3. Vanilla Extract: Created by infusing alcohol with chopped vanilla beans, it captures the essence of vanilla since vanillin dissolves better in alcohol. To retain its flavor, it's best added towards the end of the cooking process.

4. Vanilla Bean Paste: A combination of vanilla extract and powder, this paste offers a concentrated vanilla flavor, serving as an efficient substitute for whole beans.

Why Is Vanilla So Expensive?

Vanilla, a prized spice second only to saffron, boasts a narrative as flavorful as its essence. This aromatic marvel, native to Mexico's exotic terrains, found its pollinators in specific hummingbirds and bees, both having co-evolved with the vanilla orchids in the nature.

The European infatuation with vanilla hit a wall when they attempted its cultivation back home. Without Mexico's tailored pollinators, the orchid stubbornly refused to yield beans.

However, the 19th-century birthed the craft of hand-pollination, a painstaking method where each flower is tenderly attended to, a practice still dominant today.

But the dedication doesn't wane post-pollination. Each bean undergoes a luxurious, 9 months-long spa of blanching, sweating, sunbathing, and fermenting, ensuring the signature flavor matures to perfection.

While this meticulous process unfurls, challenges loom large. With Madagascar championing vanilla production, holding 80% of the world's stake, any disturbance—like diseases or climatic adversities—sends shockwaves through global prices.

Added to this drama are market intricacies, from potential premature harvests to fend off theft, to competition from synthetic vanilla alternatives.

Yet, global demand for genuine vanilla remains insatiable, spanning from culinary delights to perfumery. The undying allure and complex cultivation journey of this bean together weave the tale of its premium price tag.

Here's How Vanilla Has Found Its Way Into Luxury Fusion Cuisine Across Countries:

vanilla sauce on bread pudding
Vanilla sauce on bread pudding
  1. Vanilla-Infused Foie Gras (France): Melding the innate richness of foie gras with the delicate sweetness of vanilla, often harmonized with fruit reductions or jams iconic in French gastronomy.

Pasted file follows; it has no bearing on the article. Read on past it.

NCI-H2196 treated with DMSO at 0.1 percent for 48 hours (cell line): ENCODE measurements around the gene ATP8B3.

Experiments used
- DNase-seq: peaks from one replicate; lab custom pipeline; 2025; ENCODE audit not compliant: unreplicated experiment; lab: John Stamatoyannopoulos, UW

2. Vanilla and Truffle Pasta (Italy & France): This delightful fusion merges Italian pasta craftsmanship with the aromatic truffle of French cuisine, elevated further with a creamy vanilla sauce.
  3. Saffron and Vanilla Lobster Bisque (Spain & France): Spain's prized saffron melds with the French classic lobster bisque, creating a sophisticated blend of flavors enriched by vanilla.
  4. Vanilla and Caviar (Russia & France): On Russian blinis or delicate French crackers, caviar gets a lift with a hint of vanilla cream or vanilla-infused crème fraîche.
  5. Braised Short Ribs with Vanilla and Red Wine Reduction (Argentina & France): Argentinian beef, renowned worldwide, pairs stunningly with a French-style red wine reduction enhanced by vanilla undertones.
  6. Vanilla Bean and Champagne Sorbet (France): An exquisite French palate cleanser in gourmet meals, this sorbet marries the effervescence of champagne with the elegance of vanilla.
  7. Oysters with Vanilla Mignonette (France & New Zealand): French culinary techniques meet New Zealand's renowned oysters, with a mignonette sauce infused with vanilla providing an unexpected flavor twist.
  8. Vanilla Bean Wagyu Steak (Japan & Madagascar): Japan's famed Wagyu beef gets a luxurious brush of Madagascar vanilla glaze or sauce, offering a sweet contrast to its savory profile.

These dishes showcase the global appeal of vanilla beans, emphasizing how they transcend boundaries, enhancing and elevating cuisines from various corners of the world.